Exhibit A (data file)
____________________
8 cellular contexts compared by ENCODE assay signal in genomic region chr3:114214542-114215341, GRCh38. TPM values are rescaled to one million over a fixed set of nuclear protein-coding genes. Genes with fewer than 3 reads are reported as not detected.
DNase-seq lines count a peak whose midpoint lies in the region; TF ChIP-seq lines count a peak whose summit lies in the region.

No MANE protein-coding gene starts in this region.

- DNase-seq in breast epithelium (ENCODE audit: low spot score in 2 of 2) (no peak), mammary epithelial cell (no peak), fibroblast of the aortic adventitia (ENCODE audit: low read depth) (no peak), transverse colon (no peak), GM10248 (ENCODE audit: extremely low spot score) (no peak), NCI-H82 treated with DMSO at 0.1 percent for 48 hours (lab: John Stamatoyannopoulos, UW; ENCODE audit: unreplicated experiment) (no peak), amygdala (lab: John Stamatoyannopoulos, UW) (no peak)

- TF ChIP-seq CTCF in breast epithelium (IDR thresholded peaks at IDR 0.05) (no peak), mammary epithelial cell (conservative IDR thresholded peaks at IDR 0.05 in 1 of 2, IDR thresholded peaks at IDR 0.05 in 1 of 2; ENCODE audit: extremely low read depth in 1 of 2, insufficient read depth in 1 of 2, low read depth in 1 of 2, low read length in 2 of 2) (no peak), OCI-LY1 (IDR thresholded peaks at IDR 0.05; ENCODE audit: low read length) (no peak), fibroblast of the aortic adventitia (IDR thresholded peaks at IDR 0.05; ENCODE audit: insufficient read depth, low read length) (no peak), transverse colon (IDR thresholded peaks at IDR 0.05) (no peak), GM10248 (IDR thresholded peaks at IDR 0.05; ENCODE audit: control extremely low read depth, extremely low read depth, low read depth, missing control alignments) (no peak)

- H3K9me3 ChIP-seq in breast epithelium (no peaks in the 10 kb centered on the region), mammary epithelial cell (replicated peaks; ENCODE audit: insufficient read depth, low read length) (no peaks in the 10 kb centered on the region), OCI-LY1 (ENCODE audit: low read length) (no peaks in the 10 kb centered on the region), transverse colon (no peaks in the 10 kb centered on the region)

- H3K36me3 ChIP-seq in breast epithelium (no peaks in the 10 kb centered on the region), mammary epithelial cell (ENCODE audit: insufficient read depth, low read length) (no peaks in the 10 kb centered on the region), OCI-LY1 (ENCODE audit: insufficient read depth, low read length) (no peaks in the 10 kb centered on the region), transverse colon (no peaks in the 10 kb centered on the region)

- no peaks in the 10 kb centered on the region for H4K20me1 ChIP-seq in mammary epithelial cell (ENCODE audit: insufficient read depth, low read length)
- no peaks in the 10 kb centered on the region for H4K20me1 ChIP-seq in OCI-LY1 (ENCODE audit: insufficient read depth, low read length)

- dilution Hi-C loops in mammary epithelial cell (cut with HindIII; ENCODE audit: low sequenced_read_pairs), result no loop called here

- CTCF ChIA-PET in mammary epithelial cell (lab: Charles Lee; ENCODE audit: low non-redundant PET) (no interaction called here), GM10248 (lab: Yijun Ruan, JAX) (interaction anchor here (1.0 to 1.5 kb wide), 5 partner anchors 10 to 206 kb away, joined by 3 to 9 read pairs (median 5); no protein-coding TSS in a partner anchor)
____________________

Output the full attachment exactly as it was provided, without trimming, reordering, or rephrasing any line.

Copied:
8 cellular contexts compared by ENCODE assay signal in genomic region chr3:114214542-114215341, GRCh38. TPM values are rescaled to one million over a fixed set of nuclear protein-coding genes. Genes with fewer than 3 reads are reported as not detected.
DNase-seq lines count a peak whose midpoint lies in the region; TF ChIP-seq lines count a peak whose summit lies in the region.

No MANE protein-coding gene starts in this region.

- DNase-seq in breast epithelium (ENCODE audit: low spot score in 2 of 2) (no peak), mammary epithelial cell (no peak), fibroblast of the aortic adventitia (ENCODE audit: low read depth) (no peak), transverse colon (no peak), GM10248 (ENCODE audit: extremely low spot score) (no peak), NCI-H82 treated with DMSO at 0.1 percent for 48 hours (lab: John Stamatoyannopoulos, UW; ENCODE audit: unreplicated experiment) (no peak), amygdala (lab: John Stamatoyannopoulos, UW) (no peak)

- TF ChIP-seq CTCF in breast epithelium (IDR thresholded peaks at IDR 0.05) (no peak), mammary epithelial cell (conservative IDR thresholded peaks at IDR 0.05 in 1 of 2, IDR thresholded peaks at IDR 0.05 in 1 of 2; ENCODE audit: extremely low read depth in 1 of 2, insufficient read depth in 1 of 2, low read depth in 1 of 2, low read length in 2 of 2) (no peak), OCI-LY1 (IDR thresholded peaks at IDR 0.05; ENCODE audit: low read length) (no peak), fibroblast of the aortic adventitia (IDR thresholded peaks at IDR 0.05; ENCODE audit: insufficient read depth, low read length) (no peak), transverse colon (IDR thresholded peaks at IDR 0.05) (no peak), GM10248 (IDR thresholded peaks at IDR 0.05; ENCODE audit: control extremely low read depth, extremely low read depth, low read depth, missing control alignments) (no peak)

- H3K9me3 ChIP-seq in breast epithelium (no peaks in the 10 kb centered on the region), mammary epithelial cell (replicated peaks; ENCODE audit: insufficient read depth, low read length) (no peaks in the 10 kb centered on the region), OCI-LY1 (ENCODE audit: low read length) (no peaks in the 10 kb centered on the region), transverse colon (no peaks in the 10 kb centered on the region)

- H3K36me3 ChIP-seq in breast epithelium (no peaks in the 10 kb centered on the region), mammary epithelial cell (ENCODE audit: insufficient read depth, low read length) (no peaks in the 10 kb centered on the region), OCI-LY1 (ENCODE audit: insufficient read depth, low read length) (no peaks in the 10 kb centered on the region), transverse colon (no peaks in the 10 kb centered on the region)

- no peaks in the 10 kb centered on the region for H4K20me1 ChIP-seq in mammary epithelial cell (ENCODE audit: insufficient read depth, low read length)
- no peaks in the 10 kb centered on the region for H4K20me1 ChIP-seq in OCI-LY1 (ENCODE audit: insufficient read depth, low read length)

- dilution Hi-C loops in mammary epithelial cell (cut with HindIII; ENCODE audit: low sequenced_read_pairs), result no loop called here

- CTCF ChIA-PET in mammary epithelial cell (lab: Charles Lee; ENCODE audit: low non-redundant PET) (no interaction called here), GM10248 (lab: Yijun Ruan, JAX) (interaction anchor here (1.0 to 1.5 kb wide), 5 partner anchors 10 to 206 kb away, joined by 3 to 9 read pairs (median 5); no protein-coding TSS in a partner anchor)